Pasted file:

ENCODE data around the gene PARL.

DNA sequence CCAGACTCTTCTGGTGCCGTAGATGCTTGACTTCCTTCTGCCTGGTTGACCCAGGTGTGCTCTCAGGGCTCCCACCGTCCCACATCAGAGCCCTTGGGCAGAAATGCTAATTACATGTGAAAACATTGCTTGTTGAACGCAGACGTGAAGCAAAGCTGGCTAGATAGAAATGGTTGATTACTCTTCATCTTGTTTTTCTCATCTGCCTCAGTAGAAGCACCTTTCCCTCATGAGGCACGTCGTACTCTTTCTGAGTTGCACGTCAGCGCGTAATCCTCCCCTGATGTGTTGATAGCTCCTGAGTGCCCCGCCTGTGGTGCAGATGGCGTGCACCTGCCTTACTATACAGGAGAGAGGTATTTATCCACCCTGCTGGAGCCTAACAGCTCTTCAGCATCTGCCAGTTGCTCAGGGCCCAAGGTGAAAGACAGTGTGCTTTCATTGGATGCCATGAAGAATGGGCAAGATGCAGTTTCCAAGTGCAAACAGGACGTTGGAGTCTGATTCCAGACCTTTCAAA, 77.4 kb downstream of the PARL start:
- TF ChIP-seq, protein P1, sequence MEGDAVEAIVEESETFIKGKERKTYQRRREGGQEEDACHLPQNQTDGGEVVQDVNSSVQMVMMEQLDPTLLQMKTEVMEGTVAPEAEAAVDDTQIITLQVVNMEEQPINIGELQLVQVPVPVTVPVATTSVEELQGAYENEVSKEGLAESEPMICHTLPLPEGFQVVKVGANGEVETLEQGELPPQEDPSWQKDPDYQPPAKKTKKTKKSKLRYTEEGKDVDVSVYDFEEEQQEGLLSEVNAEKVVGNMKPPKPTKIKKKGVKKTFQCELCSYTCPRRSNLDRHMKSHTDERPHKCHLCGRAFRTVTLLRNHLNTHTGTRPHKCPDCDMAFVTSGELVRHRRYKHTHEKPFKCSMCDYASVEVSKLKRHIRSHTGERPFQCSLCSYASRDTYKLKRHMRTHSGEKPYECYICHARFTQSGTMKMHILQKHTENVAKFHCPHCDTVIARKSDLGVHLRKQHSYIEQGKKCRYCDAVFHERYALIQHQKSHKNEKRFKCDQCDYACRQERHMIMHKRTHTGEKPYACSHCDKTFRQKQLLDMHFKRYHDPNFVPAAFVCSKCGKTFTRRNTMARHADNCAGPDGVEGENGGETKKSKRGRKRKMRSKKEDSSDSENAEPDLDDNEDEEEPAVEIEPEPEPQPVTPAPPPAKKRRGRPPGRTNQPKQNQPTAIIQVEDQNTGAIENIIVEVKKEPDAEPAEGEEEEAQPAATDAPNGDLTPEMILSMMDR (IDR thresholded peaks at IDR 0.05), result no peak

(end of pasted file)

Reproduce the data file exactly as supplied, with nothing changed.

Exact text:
ENCODE data around the gene PARL.

DNA sequence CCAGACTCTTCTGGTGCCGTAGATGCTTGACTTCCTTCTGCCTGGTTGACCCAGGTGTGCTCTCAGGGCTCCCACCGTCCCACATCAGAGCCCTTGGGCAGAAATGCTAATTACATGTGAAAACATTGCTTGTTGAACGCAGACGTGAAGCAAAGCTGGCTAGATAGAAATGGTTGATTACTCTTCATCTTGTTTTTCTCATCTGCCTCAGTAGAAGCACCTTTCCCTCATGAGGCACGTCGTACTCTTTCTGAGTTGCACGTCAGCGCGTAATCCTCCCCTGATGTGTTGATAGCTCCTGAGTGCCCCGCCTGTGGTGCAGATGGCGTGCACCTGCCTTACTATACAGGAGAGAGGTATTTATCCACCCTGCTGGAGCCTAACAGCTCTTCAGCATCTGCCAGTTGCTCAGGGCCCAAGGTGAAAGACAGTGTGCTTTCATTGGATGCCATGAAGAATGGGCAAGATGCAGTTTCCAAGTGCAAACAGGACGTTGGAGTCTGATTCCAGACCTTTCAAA, 77.4 kb downstream of the PARL start:
- TF ChIP-seq, protein P1, sequence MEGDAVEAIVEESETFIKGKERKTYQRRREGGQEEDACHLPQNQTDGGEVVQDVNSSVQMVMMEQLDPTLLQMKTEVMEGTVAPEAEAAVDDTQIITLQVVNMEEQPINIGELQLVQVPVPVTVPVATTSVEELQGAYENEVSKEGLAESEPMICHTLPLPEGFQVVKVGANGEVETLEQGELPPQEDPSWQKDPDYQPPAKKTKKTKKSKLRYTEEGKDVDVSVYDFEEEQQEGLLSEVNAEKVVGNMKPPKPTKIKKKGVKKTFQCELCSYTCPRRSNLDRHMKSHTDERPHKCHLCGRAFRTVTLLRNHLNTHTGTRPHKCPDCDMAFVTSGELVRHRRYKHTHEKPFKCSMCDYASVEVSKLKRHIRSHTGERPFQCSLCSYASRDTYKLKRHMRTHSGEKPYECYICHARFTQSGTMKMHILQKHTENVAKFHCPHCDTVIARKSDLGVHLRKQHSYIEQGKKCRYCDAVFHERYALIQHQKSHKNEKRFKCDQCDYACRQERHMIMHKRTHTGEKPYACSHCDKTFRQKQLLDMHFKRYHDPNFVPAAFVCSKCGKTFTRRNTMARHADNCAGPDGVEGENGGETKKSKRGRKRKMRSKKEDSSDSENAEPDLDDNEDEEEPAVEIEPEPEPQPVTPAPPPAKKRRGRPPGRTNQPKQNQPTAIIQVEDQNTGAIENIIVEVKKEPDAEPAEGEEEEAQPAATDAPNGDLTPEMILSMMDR (IDR thresholded peaks at IDR 0.05), result no peak